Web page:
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Australia in space: looking out and looking in

Space exploration is one of the few science-rich human endeavours that captivates both expert and layperson alike. There is a mystery – a romanticism – associated with space research and technology that…

New infrastructure is putting the Australian space industry on the map. RSAA

Space exploration is one of the few science-rich human endeavours that captivates both expert and layperson alike. There is a mystery – a romanticism – associated with space research and technology that is arguably unrivalled by any other science.

And it’s an easy sell …

The Smithsonian Institution

But behind the beautiful images and mindbending theories, there is a diverse and booming industry upon whose products we are more dependent than many realise. And with work having just finished on the Advanced Instrumentation and Technology Centre (AITC) at the Research School of Astronomy and Astrophysics (RSAA) at the ANU, it’s a good time to take stock of Australia’s position as a space-faring nation.

The AITC is a federally-funded, national resource that goes a long way to underpinning the space infrastructure Australia has been lacking for years. Phase II of the AITC was completed last month, and Phase III will see the integration of additional operational equipment in the coming year.

The AITC is a quasi-commercial body that provides an avenue for both civilian and defence bodies to conduct research and development on new nano and pico satellites.

It also provides a focal point (yes, pun intended) for the application of the RSAA’s excellence in the design and construction of astronomy-based technical skills in optical instrumentation. These skills are applied to technologies critical to the observation of our planet not just for research, but for our national security and prosperity.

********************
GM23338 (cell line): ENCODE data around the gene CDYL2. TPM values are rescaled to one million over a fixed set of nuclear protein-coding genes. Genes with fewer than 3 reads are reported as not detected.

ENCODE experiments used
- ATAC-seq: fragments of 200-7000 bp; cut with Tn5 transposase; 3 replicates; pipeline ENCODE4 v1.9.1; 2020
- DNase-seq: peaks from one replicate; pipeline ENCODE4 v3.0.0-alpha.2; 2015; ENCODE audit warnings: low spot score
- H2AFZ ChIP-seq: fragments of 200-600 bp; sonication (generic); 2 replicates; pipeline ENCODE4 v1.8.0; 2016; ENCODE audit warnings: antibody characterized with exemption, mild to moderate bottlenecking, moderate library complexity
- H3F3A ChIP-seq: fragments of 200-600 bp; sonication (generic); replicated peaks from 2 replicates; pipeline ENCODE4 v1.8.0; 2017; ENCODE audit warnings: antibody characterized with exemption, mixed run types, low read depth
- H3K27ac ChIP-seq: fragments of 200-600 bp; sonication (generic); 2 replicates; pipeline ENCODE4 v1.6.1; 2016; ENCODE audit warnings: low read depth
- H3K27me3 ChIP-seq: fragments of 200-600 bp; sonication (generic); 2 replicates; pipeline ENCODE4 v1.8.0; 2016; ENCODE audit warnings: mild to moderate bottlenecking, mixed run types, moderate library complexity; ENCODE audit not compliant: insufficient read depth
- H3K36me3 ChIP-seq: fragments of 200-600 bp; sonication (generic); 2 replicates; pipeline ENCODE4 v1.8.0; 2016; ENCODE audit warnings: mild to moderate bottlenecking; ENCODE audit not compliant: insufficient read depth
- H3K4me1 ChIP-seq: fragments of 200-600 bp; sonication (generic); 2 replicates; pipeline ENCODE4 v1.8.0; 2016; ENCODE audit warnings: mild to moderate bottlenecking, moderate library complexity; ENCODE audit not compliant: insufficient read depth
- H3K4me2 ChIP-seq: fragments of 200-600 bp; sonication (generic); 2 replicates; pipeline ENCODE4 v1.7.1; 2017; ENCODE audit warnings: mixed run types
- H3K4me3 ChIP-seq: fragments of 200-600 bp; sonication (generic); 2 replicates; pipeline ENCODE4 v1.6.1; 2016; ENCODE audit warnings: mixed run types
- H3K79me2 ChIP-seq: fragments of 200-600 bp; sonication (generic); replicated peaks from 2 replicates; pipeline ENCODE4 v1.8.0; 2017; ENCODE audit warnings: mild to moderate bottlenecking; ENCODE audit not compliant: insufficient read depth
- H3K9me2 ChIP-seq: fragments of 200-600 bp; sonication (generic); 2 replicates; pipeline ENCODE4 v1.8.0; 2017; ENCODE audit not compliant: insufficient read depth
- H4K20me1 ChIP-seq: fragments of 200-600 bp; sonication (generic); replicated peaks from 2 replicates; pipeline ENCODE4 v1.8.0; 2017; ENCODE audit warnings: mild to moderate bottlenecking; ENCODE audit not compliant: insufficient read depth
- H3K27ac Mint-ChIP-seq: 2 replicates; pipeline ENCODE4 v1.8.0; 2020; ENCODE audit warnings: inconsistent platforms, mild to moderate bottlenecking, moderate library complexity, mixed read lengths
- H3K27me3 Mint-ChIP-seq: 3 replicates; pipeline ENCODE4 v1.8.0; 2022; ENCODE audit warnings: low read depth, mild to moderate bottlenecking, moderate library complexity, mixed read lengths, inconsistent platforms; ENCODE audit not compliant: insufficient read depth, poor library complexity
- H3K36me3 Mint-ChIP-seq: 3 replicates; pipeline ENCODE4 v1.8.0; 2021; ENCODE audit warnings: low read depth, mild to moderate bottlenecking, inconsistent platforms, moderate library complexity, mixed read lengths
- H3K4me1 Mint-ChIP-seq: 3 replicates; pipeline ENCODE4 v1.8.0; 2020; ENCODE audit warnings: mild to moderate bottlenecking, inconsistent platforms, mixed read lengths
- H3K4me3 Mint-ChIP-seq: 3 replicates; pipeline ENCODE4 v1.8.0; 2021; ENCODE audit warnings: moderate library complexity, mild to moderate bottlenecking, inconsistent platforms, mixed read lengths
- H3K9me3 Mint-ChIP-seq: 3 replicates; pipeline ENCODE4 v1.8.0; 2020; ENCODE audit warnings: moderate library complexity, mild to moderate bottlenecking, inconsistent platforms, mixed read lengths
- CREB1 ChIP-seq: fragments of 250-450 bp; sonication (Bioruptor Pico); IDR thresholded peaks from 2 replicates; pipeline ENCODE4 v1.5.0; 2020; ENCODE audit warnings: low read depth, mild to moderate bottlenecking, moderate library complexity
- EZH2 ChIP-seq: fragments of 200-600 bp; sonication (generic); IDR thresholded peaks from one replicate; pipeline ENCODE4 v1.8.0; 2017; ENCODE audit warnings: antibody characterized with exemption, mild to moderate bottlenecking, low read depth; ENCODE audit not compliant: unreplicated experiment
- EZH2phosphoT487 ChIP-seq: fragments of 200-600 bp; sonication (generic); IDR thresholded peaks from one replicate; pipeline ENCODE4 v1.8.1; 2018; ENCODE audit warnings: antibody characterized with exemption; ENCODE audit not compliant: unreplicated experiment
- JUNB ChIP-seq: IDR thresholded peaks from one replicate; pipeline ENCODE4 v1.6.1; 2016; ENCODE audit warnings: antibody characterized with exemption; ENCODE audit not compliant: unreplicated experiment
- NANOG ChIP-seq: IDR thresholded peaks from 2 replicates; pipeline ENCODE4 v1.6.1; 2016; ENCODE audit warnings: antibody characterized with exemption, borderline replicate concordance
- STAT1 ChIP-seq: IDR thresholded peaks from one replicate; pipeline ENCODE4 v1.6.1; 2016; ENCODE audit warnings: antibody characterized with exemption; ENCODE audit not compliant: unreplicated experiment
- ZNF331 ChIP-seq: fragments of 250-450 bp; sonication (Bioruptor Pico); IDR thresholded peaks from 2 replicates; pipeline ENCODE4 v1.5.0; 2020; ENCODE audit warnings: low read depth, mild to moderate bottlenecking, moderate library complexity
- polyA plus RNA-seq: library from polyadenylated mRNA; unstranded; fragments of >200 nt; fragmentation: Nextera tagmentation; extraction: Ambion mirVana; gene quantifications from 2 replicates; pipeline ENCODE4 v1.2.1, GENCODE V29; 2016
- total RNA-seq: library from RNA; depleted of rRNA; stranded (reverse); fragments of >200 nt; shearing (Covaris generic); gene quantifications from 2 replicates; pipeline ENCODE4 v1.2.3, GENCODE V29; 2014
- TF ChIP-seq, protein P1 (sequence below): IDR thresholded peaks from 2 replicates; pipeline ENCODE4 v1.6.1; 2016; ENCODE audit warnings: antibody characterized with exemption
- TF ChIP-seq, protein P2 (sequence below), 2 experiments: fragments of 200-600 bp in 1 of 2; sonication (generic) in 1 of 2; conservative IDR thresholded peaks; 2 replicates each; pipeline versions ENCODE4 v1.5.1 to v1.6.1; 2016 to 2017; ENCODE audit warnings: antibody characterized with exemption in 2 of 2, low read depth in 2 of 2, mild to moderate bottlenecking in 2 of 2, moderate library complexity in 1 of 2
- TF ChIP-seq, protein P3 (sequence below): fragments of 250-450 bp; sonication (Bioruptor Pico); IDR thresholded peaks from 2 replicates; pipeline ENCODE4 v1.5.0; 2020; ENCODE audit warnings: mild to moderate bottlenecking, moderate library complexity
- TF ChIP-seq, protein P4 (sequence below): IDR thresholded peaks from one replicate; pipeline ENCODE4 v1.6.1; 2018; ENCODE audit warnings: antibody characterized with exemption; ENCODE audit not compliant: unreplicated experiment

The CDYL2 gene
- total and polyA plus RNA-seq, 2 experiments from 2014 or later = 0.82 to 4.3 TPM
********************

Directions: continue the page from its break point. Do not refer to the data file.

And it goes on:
AITC phase III allows research and development on Pico satellites. NASA

But this is not a marketing pitch for the AITC. Space-related research and development matters because space science and technology are ubiquitous in, and intrinsic to, our day-to-day lives.

Mobile phones and ATMs rely on satellite information for time-stamping and GPS services. Without space technologies, our ability to predict and pre-empt weather events would be essentially non-existent. We access space assets in the agricultural sector, for mineral exploration and for environmental monitoring.

But perhaps most immediately relevant is the fact we rely on space technologies for media access that we now take for granted. Without access to space-based infrastructure, we threaten television and internet access. While this might seem frivolous at first glance, take a moment to imagine a world without (or with extremely limited) access to TV and the web.

Space science and its related technologies are now completely embedded in our lives via communication, financial, entertainment, food, weather and security systems.

But many people don’t realise the extent to which this is the case. This is partly due to a few key misconceptions about space-science and the countries involved in the space science sector:

1) “Space science” and “astronomy” are the same thing. While the ubiquitous public face of space research and activity focuses on looking from Earth to the heavens (astronomy), arguably our most critical efforts involve turning our instruments around and peering from the sky to the ground (Earth observation).

In fact, in the context of Australia’s space industry, a report commissioned by the Department of Innovation, Industry, Science and Research (DIISR) characterises astronomy as “having synergies with space science”, but not as being a part of it. So while intimately related, “space science” does not equal “astronomy”.

Everyday technologies, such as mobile phones, rely on satellite-information Steve Kay